Co-operativeHousing Ireland (CHI) is an Approved Housing Body providing 4,000 high quality homes to low-income households. As a representative body, CHI champions co-operative principles in delivering homes and supporting communities.Co-operative Housing Ireland has been a leader in providing truly affordable homes across Ireland since 1973.
Map of Ireland
90% of CHI Members fell at ease when contacting CHI
592 homes delivered in 2021
We have more than 10,894 members nationwide

What We Do

Co-operative Housing Ireland works closely with various stakeholders in the housing sector, including Local Authorities, Government, and developers, to provide high quality social-rented homes across the country.

In addition to the close to 4,000 homes provided CHI has supported owner-occupier housing co-operatives to deliver 3,000 affordable homes.

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Our Vision

Our vision is of an Ireland where everyone has the option to participate fully in their own and the wider community social, economic and environmental development through co-operation.

Our Mission

Our mission is to lead the development of social, economic and environmental sustainability in Ireland through co-operative effort and the provision of co-operative housing in particular.

Image of Co-operative Housing Ireland development
Image of Co-operative Housing Ireland development

History of CHI

Co-operative Housing Ireland (CHI), formerly NABCo, was formed in 1973 to support the growing housing co-operative movement that emerged in the late 1960s and 1970s.

View our organisational timeline

Our Awards

Winner

Public Sector Magazine

Shortlisted

Carmichael Good Governance 2021

Shortlisted

Published Accounts Awards 2021

Shortlisted

Chartered Institute of Housing, Community Award 2021

Our Board

Pearse B. O'Shiel
Chairperson
Enda Egan
Vice Chairperson
Cinnamon Blackmore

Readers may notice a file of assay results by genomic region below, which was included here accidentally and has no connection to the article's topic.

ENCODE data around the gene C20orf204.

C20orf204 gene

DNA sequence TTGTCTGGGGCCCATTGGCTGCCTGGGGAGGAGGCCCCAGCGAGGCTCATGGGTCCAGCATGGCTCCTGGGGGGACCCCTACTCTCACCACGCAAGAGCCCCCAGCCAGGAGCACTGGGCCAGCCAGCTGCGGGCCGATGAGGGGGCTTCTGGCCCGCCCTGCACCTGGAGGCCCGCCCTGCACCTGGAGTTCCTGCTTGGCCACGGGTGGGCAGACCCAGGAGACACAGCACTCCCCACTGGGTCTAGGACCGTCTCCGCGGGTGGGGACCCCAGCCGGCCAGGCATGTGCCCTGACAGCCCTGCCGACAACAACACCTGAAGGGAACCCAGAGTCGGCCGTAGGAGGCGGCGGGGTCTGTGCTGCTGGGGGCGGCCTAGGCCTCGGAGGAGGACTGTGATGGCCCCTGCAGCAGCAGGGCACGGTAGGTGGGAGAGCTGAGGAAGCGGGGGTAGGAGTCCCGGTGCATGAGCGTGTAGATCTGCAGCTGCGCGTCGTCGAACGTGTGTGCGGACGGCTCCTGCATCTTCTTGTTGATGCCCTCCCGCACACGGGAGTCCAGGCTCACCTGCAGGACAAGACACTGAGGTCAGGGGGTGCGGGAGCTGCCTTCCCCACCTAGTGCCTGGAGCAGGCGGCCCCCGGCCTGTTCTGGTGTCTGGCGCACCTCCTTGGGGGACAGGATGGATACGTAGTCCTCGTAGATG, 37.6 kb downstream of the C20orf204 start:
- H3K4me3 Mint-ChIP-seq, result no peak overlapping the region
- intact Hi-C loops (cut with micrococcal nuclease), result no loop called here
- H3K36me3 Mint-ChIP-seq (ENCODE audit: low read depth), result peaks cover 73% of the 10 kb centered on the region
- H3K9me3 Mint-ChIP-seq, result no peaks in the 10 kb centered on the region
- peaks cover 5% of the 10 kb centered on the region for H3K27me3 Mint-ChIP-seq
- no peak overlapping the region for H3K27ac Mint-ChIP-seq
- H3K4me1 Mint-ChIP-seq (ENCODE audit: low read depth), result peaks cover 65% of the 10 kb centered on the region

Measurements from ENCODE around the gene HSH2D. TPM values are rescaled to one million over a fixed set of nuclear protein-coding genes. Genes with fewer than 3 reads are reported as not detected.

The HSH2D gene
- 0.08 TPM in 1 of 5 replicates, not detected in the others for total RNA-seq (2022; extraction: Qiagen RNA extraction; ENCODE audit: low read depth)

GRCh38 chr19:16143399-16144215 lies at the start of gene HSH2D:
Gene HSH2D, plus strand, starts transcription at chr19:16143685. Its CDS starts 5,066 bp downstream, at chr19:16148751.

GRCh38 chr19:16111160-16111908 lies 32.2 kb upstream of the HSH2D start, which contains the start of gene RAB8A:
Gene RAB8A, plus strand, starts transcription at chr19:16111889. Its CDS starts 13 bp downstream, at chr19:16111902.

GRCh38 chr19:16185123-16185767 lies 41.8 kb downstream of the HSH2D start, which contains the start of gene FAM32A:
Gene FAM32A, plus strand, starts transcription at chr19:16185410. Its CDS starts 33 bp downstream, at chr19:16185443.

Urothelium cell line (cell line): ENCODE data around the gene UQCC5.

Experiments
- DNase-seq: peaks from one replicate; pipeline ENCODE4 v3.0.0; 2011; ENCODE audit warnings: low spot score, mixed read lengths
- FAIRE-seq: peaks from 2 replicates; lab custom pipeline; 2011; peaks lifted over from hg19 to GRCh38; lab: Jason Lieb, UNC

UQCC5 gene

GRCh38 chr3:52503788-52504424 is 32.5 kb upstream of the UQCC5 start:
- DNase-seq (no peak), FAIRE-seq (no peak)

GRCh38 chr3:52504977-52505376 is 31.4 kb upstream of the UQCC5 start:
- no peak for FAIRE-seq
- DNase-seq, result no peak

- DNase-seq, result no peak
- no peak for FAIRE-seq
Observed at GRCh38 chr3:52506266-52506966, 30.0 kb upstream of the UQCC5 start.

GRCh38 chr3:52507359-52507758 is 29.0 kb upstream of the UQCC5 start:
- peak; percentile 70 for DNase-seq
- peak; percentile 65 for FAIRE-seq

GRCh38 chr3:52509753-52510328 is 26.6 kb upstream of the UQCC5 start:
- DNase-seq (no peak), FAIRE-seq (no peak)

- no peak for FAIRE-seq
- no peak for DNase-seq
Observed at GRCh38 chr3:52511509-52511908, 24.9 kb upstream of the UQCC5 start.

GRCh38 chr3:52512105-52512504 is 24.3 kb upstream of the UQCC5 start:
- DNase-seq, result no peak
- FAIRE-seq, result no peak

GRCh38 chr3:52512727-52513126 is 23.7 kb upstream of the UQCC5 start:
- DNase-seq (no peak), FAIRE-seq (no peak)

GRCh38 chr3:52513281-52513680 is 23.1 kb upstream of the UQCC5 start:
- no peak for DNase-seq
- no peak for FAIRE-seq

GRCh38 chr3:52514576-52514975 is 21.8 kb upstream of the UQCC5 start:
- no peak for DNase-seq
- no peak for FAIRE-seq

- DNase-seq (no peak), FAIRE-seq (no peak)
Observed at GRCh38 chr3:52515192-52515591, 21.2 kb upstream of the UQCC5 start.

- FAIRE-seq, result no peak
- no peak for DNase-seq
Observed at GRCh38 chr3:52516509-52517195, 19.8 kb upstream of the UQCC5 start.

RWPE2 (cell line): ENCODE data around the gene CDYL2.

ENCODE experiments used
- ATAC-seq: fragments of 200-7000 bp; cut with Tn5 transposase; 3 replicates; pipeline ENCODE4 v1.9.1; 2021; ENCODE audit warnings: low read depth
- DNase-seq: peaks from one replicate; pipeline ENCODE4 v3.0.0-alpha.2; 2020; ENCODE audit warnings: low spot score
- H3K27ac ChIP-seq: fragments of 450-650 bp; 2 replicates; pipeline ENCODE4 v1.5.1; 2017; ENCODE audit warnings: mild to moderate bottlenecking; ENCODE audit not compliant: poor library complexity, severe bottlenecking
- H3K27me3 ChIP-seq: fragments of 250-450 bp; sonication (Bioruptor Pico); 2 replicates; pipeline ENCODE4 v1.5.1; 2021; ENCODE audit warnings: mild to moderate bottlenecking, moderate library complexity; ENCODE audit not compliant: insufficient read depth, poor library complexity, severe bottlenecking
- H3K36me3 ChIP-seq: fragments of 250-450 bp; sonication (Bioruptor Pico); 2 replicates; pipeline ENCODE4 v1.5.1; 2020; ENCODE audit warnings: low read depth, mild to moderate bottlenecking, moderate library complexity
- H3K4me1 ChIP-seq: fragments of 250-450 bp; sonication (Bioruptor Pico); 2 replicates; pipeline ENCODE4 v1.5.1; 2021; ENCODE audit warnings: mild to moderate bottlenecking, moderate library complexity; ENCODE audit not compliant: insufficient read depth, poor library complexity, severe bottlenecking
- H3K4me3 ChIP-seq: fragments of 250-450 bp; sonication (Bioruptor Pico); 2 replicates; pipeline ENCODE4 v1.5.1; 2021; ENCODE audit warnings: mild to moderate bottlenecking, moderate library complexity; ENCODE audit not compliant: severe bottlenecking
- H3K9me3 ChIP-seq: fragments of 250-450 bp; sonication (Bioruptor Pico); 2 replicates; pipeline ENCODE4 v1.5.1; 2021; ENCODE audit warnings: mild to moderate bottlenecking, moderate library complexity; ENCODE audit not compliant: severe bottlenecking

Regina Coakley
Michael Collins
Kenneth Hanrahan
Frances Kawala
Lisa Kinsella-Colman
Enda Mc Guane
Derek Maher
Claire Ryan
Carol Tancock

Our Management Team

Kieron Brennan
Chief Executive Officer
Mark Bolger
Head of Finance
Catherine O’Brien
Head of Customer Services
Pat Moyne
Head of Corporate Services
Padraic Clancy
Head of New Business
David McCourt
Head of Asset Management & Property Services

Our Governance Policies

Our Strategy

This Strategy was originally developed by our Board, which consists of democratically elected representatives from our affiliated local co-operatives.

Board Members Handbook 2019

Information and guidance for the members of the Board, executive and staff of Co-operative Housing Ireland about the organisation and the conduct of its business affairs.

Register of Directors’ Interests Policy

The Register of Directors’ Interests Policy is intended to assist Board Members in declaring any interests which might conflict with their work with the Association.

Co-operative Principles

1.Voluntary and Open Membership

Co-operatives are voluntary organisations, open to all persons able to use their services and willing to accept the responsibilities of membership, without gender, social, racial, political or religious discrimination.

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2. Democratic Member Control

Co-operatives are democratic organisations controlled by their members, who actively participate in setting their policies and making decisions. Men and women serving as elected representatives are accountable to the membership. In primary co-operatives, members have equal voting rights (one member, one vote) and co-operatives at other levels are also organised in a democratic manner.

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3. Member Economic Participation

Members allocate surpluses for any or all of the following purposes:

  • developing their cooperative, possibly by setting up reserves, part of which at least would be indivisible;

  • benefiting members in proportion to their transactions with the cooperative;

  • and supporting other activities approved by the membership.'

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4. Autonomy and Independence

Co-operatives are autonomous, self-help organisations controlled by their members. If they enter into agreements with other organisations, including governments, or raise capital from external sources, they do so on terms that ensure democratic control by their members and maintain their co-operative autonomy.

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5. Education, Training, and Information

Co-operatives provide education and training for their members, elected representatives, managers, and employees so they can contribute effectively to the development of their co-operatives. They inform the general public – particularly young people and opinion leaders – about the nature and benefits of co-operation.

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6. Co-operation among Co-operatives

Co-operatives serve their members most effectively and strengthen the cooperative movement by working together through local, national, regional and international structures.

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7. Concern for Community

Co-operatives work for the sustainable development of their communities through policies approved by their members.

Image of a Co-operative Housing Ireland development